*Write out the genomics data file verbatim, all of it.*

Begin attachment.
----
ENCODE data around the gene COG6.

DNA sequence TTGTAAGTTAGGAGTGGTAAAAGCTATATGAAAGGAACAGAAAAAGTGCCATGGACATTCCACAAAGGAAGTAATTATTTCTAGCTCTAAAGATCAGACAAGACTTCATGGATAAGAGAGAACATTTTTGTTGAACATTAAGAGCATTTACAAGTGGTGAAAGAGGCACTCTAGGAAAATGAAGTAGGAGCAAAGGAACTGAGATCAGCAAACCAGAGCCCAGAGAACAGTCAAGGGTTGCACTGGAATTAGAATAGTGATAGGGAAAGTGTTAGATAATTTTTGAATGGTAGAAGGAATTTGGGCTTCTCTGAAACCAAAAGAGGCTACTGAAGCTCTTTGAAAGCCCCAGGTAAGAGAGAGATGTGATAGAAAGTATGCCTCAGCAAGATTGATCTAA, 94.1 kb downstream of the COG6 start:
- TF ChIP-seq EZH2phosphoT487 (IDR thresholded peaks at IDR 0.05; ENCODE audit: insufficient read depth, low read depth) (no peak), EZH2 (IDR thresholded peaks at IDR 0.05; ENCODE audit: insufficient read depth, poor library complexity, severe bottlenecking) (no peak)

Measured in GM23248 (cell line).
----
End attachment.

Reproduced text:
ENCODE data around the gene COG6.

DNA sequence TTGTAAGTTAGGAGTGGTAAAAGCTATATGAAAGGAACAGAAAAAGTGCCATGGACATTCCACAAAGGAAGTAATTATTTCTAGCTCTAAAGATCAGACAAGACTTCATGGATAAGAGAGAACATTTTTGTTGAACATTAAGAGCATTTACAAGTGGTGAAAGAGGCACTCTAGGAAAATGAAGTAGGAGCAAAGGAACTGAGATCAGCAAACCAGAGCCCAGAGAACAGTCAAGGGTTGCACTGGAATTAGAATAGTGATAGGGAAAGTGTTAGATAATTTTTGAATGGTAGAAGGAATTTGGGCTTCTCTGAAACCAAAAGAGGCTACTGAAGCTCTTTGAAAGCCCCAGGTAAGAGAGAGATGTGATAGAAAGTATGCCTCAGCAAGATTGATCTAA, 94.1 kb downstream of the COG6 start:
- TF ChIP-seq EZH2phosphoT487 (IDR thresholded peaks at IDR 0.05; ENCODE audit: insufficient read depth, low read depth) (no peak), EZH2 (IDR thresholded peaks at IDR 0.05; ENCODE audit: insufficient read depth, poor library complexity, severe bottlenecking) (no peak)

Measured in GM23248 (cell line).